University of Cambridge > Talks.cam > Departmental Seminars in History and Philosophy of Science > Textual transmission and hypertextuality in ancient Mesopotamia: the example of the divinatory series šumma ālu and šumma izbu (second to first millennia BC)

Textual transmission and hypertextuality in ancient Mesopotamia: the example of the divinatory series šumma ālu and šumma izbu (second to first millennia BC)

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In the middle of the second millennium, an Akkadian literature began to develop around the observation of omens. Omens were grouped into collections according to their topics. Each omen was structured as a conditional sentence: the first clause, the protasis, describes an ominous occurrence; the second clause, the apodosis, its significance. The omen series known by its first line, šumma ālu ina mēlê šakin (if a city is located on a height), is a compendium of terrestrial omens (‘black cat’ type omens), which covered all aspects of urban and domestic life. For instance: ‘If a pig is carrying a reed bundle and roams around in the street: there will be trade.’ The series šumma izbu (if an anomaly) is the Mesopotamian teratomancy, and is concerned with live-births, still-births, and miscarriages, both for human beings and animals. Both series were often intermingled and, like most Mesopotamian literature, have been copied down by generations of scribes, throughout second and first millennia BC.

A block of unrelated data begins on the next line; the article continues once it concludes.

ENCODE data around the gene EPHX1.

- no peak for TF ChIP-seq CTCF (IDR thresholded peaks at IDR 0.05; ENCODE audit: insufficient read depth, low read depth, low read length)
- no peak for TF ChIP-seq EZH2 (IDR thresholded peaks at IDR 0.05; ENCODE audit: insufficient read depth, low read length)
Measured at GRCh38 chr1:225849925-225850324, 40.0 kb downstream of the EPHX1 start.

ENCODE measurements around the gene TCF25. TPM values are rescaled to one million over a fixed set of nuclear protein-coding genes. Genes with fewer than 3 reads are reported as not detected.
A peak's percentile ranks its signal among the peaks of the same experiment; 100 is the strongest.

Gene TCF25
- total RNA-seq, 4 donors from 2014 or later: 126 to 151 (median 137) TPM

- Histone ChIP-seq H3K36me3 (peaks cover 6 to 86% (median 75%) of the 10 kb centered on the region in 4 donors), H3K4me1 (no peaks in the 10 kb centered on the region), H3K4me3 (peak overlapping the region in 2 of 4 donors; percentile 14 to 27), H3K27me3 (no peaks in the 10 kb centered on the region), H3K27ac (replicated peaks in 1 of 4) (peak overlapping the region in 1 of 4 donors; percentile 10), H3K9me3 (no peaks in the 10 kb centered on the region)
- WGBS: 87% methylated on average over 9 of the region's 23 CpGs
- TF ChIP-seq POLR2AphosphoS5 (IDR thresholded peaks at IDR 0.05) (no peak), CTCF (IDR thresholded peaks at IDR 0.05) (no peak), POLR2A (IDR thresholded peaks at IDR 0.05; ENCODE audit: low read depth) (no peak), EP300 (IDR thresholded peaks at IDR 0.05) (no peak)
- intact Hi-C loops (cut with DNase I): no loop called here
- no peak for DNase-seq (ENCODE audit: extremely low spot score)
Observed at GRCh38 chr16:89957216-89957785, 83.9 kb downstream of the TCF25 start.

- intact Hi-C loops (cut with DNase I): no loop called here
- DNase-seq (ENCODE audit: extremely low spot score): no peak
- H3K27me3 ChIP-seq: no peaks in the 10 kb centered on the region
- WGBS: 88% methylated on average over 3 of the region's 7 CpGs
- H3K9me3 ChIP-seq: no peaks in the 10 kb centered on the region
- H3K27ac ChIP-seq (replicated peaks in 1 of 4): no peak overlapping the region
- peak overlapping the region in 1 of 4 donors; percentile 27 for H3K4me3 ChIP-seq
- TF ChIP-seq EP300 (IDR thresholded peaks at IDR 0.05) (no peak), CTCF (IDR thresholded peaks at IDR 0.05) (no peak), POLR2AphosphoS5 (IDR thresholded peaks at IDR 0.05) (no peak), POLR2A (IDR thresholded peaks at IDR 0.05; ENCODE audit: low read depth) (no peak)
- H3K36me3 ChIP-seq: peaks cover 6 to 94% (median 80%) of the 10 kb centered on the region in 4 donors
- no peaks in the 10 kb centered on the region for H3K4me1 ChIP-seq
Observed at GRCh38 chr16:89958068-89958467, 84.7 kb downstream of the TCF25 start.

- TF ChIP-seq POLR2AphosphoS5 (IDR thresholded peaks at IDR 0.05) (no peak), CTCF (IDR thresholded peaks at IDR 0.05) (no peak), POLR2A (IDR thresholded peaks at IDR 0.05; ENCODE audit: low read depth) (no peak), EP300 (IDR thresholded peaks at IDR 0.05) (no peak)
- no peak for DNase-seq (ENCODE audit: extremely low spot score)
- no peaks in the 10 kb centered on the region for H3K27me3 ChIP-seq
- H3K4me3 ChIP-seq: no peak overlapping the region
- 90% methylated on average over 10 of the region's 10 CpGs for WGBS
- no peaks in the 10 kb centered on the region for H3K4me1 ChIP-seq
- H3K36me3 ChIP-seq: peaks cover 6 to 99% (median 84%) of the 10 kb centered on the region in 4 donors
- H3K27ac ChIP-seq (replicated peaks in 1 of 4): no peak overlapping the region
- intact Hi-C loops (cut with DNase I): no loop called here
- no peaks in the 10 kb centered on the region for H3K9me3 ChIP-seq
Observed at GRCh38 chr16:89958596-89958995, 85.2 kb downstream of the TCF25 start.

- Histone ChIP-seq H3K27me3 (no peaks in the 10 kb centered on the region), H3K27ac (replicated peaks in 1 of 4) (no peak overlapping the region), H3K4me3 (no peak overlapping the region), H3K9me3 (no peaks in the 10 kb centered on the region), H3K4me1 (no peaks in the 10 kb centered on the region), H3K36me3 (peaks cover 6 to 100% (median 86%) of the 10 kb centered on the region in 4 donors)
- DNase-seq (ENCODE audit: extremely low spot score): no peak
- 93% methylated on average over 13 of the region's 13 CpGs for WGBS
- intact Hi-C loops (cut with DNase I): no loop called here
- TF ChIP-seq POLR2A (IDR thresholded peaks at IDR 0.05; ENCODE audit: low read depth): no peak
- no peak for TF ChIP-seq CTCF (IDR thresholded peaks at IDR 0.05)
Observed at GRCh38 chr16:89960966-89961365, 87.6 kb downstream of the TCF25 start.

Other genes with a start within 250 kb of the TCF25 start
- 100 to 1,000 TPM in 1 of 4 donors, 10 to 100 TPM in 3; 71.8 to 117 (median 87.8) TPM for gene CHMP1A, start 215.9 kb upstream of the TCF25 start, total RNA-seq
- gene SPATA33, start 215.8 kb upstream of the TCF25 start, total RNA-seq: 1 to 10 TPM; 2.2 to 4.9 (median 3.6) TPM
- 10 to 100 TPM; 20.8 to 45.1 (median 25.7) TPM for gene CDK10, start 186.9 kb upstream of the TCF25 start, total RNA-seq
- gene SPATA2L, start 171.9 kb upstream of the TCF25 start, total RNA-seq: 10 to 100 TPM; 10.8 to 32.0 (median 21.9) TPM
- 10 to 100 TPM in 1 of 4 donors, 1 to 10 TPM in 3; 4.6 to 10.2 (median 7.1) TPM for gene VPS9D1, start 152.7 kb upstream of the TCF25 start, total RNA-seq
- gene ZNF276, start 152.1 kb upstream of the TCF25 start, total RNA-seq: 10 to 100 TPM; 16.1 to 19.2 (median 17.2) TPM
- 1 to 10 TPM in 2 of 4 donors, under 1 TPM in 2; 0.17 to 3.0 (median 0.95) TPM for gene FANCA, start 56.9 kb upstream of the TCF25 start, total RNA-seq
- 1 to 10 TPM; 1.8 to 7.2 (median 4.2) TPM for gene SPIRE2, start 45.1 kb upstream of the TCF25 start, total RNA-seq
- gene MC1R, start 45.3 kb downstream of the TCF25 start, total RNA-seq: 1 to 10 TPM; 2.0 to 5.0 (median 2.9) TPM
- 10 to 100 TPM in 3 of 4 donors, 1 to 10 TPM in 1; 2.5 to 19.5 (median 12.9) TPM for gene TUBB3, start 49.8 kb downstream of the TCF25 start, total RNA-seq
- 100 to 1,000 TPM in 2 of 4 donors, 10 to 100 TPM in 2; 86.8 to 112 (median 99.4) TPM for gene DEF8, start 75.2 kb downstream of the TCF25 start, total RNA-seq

In Ancient Near Eastern studies, it has long been assumed that textual transmission was limited to a simple process of ‘canonisation’ or ‘standardisation’. Yet, a thorough study of the so-called ‘canonised’ Mesopotamian manuscripts indicates that such a view is too reductive. Many sources, especially the ones dealing with knowledge and meaning, such as the divinatory series, proved to be intractable to such a process. They thus form a corpus of ‘literature in the second degree’, closely related to each other through a relationship of hypertextuality (according to G. Genette’s definition of the term). In this way, the textual traditions are indeed the cultural memory of the society, but also conform to the new cultural realities. I shall concentrate here on the history of the series šumma ālu and šumma izbu, and determine their transtextual relationships and their transformation through, amongst other methods, the study of linguistic repertoires.

This talk is part of the Departmental Seminars in History and Philosophy of Science series.

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